Monday, September 29, 2008

The Mystery of Swordfish Reef

I just finished yet another of Arthur Upfield’s pre-WWII Australian detective novels. (The copyright is actually 1943, but I suspect he wrote it before the war.) My Upfield reading began with the Agatha Christie-esque The Lost Shoe. I bought several other used Upfields expecting the same tone.

Lo and behold, The Lost Shoe is the only Christie-esque novel I have read so far. The Mystery of Swordfish Reef has detective Napoleon Bonaparte (“Bony”) investigating a murder in fishing waters. He poses as a swordfish angler to track down the disappearance of a fishing vessel and its three passengers.

The most irritating thing about the novel (at least for me) is the EXTENSIVE detail about Bony’s fishing expeditions. Upfield obviously had a love of fishing, or he thought his readers would have a great love of it.

Bony solves the murder, with a climatic kidnapping and confrontation. Upfield’s treatment of the aboriginal culture in the climax is the most interesting note. Upfield’s brilliant detective is a “half caste,” born of an aboriginal mother and a white father. This would incline me to believe that Upfield wanted to go against stereotypes of aboriginals. However, the last few scenes reveal Bony, totally embarrassed that his “mother’s side” overcame his father’s side as he physically attacked the murderer. Bony’s thoughts on this matter are incredibly racist. I guess I just need to remember that Upfield wrote his novels over fifty years ago and may have been somewhat advanced in his thinking for the times.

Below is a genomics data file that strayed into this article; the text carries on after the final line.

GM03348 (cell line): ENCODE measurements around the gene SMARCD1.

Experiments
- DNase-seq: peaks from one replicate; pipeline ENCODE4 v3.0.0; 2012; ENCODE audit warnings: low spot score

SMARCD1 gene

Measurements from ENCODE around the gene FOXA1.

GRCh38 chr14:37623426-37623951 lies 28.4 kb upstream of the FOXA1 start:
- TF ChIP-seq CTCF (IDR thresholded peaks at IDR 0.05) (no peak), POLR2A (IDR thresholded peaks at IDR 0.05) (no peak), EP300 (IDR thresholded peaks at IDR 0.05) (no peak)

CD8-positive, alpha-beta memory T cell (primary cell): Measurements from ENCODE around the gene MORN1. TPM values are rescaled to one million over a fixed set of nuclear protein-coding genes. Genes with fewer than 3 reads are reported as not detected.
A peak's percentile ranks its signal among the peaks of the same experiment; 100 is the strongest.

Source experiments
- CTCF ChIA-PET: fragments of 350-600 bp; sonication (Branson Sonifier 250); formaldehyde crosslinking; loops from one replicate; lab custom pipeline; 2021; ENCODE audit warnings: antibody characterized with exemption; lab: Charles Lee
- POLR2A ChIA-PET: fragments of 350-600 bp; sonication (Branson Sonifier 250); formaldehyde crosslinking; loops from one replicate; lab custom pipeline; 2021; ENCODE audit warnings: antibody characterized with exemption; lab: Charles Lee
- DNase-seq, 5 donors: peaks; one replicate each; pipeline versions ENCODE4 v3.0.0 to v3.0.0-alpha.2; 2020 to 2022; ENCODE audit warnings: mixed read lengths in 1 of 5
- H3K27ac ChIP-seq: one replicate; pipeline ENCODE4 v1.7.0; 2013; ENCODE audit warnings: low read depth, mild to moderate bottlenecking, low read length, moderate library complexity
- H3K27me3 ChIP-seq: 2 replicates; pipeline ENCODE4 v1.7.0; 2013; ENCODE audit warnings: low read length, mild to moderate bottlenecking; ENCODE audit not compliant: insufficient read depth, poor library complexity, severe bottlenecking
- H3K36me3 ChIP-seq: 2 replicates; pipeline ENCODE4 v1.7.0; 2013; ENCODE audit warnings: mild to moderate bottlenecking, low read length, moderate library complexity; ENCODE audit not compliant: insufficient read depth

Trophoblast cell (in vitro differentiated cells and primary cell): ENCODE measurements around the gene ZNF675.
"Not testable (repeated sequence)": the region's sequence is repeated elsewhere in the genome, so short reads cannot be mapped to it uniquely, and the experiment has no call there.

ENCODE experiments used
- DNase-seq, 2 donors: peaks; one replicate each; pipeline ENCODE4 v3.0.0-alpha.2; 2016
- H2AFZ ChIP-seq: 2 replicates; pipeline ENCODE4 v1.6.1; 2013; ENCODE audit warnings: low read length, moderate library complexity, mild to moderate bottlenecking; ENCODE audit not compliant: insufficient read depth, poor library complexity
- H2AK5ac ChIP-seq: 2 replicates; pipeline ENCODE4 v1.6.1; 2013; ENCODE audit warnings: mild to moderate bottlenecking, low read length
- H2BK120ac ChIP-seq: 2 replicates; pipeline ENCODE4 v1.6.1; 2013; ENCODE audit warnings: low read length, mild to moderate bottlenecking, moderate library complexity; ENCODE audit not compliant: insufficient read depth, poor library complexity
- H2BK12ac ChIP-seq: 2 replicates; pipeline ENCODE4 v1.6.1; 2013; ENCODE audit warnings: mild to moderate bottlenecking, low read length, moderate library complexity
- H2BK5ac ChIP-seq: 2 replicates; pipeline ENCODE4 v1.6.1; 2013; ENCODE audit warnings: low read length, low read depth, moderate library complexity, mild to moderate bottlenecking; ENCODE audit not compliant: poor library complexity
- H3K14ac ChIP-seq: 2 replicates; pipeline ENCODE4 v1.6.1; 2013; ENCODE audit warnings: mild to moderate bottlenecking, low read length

1 comment:

Blogger said...

I still have a very hard time as a modern reader being okay with blatant sexism and racism--even it it was culturally appropriate at the time a book was written. So, would you only recommend the one Christie-esque mystery?